Heaven Knows What

Review by David Jenkins @daveyjenkins

Directed by

Benny Safdie Josh Safdie


Arielle Holmes Buddy Duress Caleb Landry Jones


Much buzz surrounded the film’s New York release.


Lasts 90 minutes, but you could happily spend hours in the dangerous company of Harley.

In Retrospect.

Arielle Holmes is a revelation.

Arielle Holmes’ miraculous lead performance in this grubby addiction drama needs to be seen to be believed.

Empathy courses through every rotten vein, artery and capillary of this dynamic, free-floating slab of grim gutter poetry from Joshua and Benny Safdie. It’s a beautiful film about beautiful losers, human flotsam who dedicate their lives to weighing up the lure of human contact against the instant high of the needle. Is it possible to have both?

The film focuses on Harley, played by one-time junkie and transient, Arielle Holmes. Within minutes of the kick-off, she has decided to settle a continuing rift with on-off paramour, Ilya (Caleb Landry-Jones), by whipping out a box-cutter and slicing her wrist. This is narrative cinema riven by naked impulse, set in a world where different rules of engagement apply.

By opening the film on a moment which most conventional narratives would drop at the end, we’re placed in a status of high alert, waiting for things to possibly get even worse. Holmes is extraordinary in the lead, her bellowing performance throbs with a barely-masked sorrow, but underneath, a bruised dignity and defiance. She isn’t trying to project a stylised, movie-like rendition of herself from years back. There are no moments where she reflects on her situation, thinking, hoping, dreaming (though there are nightmares, maybe). She somehow channels pure impulsiveness and blithely presents its pros and cons. The waking state of her character is driven by split-second decisions and physical desires. There’s no time to think or consider options. There’s work to be done.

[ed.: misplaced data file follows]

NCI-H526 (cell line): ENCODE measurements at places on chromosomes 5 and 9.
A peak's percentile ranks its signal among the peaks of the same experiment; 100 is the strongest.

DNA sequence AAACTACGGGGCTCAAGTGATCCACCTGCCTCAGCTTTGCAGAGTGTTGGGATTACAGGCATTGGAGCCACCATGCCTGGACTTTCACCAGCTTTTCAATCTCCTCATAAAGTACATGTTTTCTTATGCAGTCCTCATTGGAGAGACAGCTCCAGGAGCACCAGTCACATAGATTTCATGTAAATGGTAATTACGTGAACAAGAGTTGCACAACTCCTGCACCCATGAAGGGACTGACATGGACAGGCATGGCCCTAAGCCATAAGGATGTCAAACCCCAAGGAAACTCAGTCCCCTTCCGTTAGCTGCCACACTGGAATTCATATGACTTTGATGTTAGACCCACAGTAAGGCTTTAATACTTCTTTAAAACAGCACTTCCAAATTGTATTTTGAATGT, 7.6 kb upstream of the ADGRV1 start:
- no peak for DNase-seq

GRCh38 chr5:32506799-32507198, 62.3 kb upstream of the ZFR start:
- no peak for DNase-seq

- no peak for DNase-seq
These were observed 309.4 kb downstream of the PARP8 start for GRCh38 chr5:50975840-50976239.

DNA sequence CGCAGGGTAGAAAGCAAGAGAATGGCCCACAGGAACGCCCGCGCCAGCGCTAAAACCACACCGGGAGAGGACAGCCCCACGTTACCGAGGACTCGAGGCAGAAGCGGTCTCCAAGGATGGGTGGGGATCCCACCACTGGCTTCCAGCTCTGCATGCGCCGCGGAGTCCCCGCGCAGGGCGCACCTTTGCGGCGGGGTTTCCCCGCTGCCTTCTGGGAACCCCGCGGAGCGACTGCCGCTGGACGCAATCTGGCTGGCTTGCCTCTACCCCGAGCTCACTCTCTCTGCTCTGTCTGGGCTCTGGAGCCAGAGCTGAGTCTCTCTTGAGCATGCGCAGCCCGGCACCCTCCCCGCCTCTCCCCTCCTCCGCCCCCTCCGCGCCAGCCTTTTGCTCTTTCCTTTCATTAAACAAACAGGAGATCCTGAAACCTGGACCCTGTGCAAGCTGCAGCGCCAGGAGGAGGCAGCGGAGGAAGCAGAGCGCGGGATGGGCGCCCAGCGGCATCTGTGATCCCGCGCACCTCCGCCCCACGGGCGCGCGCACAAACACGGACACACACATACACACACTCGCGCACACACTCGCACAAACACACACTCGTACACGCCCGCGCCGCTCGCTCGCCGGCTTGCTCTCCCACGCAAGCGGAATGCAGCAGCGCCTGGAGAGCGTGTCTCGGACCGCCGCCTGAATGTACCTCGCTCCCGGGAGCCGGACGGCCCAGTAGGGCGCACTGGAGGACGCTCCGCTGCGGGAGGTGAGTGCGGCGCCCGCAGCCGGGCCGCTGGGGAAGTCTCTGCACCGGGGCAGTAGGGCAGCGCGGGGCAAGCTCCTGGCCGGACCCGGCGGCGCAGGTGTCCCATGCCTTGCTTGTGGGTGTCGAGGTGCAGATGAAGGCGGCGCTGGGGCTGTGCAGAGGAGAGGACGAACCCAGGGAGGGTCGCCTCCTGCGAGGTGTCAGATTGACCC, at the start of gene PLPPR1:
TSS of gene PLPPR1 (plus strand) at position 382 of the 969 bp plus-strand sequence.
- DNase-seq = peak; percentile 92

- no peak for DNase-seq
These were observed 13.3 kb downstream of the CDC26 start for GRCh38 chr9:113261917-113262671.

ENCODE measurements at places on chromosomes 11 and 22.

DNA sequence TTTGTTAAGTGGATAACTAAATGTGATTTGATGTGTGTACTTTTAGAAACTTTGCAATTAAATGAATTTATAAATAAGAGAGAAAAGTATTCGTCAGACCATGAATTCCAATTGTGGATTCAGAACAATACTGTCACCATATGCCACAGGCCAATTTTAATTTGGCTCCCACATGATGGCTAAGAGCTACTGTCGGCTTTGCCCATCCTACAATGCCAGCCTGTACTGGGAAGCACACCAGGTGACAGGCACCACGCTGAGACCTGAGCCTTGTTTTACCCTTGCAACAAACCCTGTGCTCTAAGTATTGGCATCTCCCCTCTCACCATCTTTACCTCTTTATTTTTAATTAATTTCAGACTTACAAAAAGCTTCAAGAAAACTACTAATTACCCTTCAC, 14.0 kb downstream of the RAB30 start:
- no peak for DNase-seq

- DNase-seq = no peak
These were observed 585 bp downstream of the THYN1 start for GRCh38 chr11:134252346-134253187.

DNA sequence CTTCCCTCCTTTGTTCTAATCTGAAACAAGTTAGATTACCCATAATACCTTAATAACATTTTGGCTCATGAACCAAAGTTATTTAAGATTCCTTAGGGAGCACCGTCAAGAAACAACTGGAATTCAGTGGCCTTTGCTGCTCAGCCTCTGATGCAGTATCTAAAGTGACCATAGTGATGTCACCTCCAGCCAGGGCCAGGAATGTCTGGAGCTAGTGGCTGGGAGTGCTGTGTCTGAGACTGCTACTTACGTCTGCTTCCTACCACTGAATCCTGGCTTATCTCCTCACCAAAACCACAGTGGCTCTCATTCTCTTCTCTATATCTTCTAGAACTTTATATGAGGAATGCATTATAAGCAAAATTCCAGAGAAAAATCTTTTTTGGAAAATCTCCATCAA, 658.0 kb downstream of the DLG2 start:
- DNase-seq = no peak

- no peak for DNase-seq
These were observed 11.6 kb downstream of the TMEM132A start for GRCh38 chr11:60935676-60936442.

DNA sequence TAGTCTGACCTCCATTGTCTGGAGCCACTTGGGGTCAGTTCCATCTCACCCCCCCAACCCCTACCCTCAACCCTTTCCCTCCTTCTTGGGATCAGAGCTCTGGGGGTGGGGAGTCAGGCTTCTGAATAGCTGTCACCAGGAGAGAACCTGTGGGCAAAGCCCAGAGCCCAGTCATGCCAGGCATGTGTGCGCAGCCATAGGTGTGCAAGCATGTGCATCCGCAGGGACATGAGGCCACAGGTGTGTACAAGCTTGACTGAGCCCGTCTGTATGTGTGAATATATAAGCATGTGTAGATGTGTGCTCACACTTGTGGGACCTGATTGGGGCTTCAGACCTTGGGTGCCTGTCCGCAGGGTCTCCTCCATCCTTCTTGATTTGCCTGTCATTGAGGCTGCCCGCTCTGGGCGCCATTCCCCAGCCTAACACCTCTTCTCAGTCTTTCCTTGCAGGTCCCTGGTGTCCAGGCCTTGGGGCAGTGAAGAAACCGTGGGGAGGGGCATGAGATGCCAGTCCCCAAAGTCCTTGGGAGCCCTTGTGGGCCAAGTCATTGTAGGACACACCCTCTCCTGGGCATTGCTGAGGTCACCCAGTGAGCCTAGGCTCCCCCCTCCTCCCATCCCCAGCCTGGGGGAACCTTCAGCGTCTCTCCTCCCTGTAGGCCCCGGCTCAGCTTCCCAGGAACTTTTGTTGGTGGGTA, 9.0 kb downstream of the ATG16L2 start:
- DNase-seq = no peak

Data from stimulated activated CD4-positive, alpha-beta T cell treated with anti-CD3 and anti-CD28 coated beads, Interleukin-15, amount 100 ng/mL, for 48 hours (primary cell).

Akin to John Cassavetes’ 1959 breakthrough feature, Shadows, Heaven Knows What hands over a segment of time rather than a rounded narrative. We join and leave Harley at what seem like two fairly arbitrary junctures in her drab, by-the-minute existence. The cycle of her torment is endless: borrow some money; score some drugs; borrow more money; score more drugs; evade people to whom you owe money; borrow drugs; scream; fight; curl up in a ball; repeat. But as the film creeps towards his sudden conclusion, it seems like the Safdies have nestled a subtle, Romeo and Juliet-like love story at the film’s core. It’s why this film is beautiful.

Much celluloid has been expended on the subject of living with addiction, but this is a rare case of a work in which addiction is a context rather than a subject. It’s not trying to act as an exposé of a social sub-stratum or even a behavioural study – it just offers a bit time in the company of real, fragile, uncommunicative, self-destructive people who are trapped between worlds. Yet in furtively masking its social conscience, its political impact is considerable, but also meaningful and objective. Ariel Pink’s bizarre, experimental soundtrack is the sole, clanging reminder that this is only a movie.

Published 28 Apr 2016


Much buzz surrounded the film’s New York release.


Lasts 90 minutes, but you could happily spend hours in the dangerous company of Harley.

In Retrospect.

Arielle Holmes is a revelation.

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